Excerpt from “The Leader’s Guide to Unconscious Bias: How to Reframe Bias, Cultivate Connection, and Create High-Performing Teams” by Pamela Fuller and Mark Murphy with Anne Chow (Copyright 2020, Simon and Schuster). For more information, visit: https://www.amazon.com/Leaders-Guide-Unconscious-Bias-High-Performing/dp/1982144319
Pamela Fuller is FranklinCovey’s thought leader on unconscious bias, lead architect of its organizational solution, and one of the firm’s top global sales leaders. Fuller served as an architect of FranklinCovey’s Unconcious Bias work session and has delivered that session, as well as DEI strategy discussions, to thousands of leaders around the globe.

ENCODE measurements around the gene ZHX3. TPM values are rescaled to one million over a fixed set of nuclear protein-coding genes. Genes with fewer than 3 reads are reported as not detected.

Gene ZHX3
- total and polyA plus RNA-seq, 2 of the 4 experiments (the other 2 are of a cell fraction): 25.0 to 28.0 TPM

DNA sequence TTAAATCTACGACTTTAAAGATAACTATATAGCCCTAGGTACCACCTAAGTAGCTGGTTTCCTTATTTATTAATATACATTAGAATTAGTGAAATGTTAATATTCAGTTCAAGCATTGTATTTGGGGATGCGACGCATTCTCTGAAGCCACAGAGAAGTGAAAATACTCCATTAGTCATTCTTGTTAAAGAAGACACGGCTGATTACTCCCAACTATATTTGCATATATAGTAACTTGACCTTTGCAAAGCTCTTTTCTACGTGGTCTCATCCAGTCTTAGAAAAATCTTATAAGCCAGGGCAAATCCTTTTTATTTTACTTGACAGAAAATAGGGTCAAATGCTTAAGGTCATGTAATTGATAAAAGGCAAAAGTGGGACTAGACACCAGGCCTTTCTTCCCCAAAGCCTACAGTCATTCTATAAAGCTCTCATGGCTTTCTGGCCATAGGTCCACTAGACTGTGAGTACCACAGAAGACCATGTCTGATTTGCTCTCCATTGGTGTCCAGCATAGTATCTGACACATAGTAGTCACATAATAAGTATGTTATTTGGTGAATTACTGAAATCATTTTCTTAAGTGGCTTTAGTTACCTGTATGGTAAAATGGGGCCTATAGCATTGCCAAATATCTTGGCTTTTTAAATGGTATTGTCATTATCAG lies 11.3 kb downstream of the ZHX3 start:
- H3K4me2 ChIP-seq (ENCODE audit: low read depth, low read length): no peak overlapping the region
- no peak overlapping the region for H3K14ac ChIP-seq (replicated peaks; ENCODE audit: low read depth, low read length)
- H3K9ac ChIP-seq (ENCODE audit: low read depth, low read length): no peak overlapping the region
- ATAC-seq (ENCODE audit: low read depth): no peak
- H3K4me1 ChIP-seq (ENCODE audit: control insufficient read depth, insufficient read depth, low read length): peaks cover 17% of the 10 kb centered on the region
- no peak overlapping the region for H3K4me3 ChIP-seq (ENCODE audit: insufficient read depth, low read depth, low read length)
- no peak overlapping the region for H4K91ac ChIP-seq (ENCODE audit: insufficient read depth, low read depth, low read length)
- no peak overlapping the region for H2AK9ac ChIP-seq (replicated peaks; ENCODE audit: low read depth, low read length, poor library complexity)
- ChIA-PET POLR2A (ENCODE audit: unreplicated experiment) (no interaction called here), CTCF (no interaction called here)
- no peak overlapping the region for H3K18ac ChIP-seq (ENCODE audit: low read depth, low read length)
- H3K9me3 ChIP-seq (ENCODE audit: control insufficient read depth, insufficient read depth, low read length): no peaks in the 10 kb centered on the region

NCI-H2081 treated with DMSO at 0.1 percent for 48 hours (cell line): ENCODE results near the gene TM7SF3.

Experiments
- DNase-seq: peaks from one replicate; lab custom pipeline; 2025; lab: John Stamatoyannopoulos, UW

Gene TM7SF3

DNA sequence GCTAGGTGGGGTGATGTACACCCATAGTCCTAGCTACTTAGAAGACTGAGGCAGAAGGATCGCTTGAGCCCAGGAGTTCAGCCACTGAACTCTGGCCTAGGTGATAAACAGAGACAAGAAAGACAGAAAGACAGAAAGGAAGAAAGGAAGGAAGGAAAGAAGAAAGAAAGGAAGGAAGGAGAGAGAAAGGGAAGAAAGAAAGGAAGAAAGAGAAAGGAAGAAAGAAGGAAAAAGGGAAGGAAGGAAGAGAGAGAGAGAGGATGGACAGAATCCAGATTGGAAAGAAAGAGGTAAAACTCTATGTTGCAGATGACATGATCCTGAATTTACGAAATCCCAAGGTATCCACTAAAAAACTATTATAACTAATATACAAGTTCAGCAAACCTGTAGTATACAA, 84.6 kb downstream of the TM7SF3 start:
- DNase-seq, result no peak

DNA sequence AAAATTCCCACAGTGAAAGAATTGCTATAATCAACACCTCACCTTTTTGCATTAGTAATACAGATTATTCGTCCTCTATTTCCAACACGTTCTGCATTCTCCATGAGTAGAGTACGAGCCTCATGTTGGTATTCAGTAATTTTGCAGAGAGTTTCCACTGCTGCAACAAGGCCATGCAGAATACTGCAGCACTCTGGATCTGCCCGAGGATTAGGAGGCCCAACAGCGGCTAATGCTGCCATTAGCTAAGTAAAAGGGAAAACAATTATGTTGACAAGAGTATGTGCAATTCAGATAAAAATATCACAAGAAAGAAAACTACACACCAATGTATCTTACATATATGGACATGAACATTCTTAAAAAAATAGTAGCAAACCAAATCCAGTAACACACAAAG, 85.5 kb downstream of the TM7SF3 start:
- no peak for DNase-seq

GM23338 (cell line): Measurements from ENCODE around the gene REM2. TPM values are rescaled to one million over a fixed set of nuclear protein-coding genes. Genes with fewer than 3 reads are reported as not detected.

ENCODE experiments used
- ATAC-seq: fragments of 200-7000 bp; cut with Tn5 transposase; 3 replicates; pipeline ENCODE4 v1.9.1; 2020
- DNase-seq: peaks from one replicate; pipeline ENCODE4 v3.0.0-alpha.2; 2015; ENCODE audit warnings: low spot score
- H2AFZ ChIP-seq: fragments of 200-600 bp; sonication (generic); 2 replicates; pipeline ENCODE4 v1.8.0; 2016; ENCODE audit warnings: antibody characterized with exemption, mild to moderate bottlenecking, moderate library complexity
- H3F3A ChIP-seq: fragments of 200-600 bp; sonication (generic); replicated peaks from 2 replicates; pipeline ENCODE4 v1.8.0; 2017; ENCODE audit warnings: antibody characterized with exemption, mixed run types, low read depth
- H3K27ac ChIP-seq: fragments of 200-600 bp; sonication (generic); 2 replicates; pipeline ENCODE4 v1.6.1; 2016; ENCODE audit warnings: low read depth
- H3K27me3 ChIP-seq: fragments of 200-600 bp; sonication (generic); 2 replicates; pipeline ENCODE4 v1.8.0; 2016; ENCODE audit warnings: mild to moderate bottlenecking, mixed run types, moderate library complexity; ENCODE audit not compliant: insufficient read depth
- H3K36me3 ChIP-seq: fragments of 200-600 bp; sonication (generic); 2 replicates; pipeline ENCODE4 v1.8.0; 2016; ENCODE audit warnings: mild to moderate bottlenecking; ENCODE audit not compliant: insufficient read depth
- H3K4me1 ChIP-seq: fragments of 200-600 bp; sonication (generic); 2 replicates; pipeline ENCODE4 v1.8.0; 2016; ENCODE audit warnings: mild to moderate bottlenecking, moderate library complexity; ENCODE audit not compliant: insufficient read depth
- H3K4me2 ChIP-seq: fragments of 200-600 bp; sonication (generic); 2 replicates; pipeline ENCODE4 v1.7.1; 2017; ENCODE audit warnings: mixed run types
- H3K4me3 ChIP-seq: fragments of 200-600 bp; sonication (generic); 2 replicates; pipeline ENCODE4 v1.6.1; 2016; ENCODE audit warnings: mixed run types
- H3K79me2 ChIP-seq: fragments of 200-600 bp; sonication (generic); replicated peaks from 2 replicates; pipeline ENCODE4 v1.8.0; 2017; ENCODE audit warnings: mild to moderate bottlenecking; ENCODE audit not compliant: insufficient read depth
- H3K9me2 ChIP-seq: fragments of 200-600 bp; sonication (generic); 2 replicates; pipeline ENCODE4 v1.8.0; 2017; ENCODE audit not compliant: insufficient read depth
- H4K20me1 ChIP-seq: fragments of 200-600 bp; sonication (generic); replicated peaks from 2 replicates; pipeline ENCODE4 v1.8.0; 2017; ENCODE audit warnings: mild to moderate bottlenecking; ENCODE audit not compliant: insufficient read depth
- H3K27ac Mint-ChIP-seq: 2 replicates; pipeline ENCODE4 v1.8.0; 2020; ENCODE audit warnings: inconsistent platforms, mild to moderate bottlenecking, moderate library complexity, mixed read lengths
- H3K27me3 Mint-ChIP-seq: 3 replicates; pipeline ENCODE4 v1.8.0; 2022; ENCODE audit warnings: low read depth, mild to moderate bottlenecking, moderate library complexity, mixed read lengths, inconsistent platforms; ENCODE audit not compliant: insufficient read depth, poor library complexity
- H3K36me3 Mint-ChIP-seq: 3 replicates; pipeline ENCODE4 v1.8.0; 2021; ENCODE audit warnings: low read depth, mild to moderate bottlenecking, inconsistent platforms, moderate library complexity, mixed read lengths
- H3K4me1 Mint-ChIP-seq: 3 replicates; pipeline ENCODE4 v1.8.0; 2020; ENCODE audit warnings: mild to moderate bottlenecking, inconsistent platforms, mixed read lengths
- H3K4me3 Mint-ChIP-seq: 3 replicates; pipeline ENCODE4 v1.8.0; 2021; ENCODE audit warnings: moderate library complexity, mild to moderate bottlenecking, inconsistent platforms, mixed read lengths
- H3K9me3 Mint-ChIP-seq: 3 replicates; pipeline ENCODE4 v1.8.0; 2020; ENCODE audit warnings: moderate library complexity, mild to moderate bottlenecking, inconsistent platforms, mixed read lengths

Mark Murphy is a FranklinCovey senior consultant who has facilitated content successfully to clients worldwide for almost three decades. Through his own life experiences and extensive global travel, Murphy is passionate about inclusion and bias, and is an expert in helping clients create diversity in their cultures and has helped organizations build effective and inclusive cultures in the public sector, Fortune 500 companies, and the U.S. government.
Anne Chow is the chief executive officer of AT&T Business and leads an organization of more than 30,000 employees responsible for serving nearly 3 million business customers around the globe representing more than $35 billion in revenues. With decades in the industry, Chow has led numerous global organizations through major transformations and developed countless role-model relationships with clients, partners, and colleagues along the way.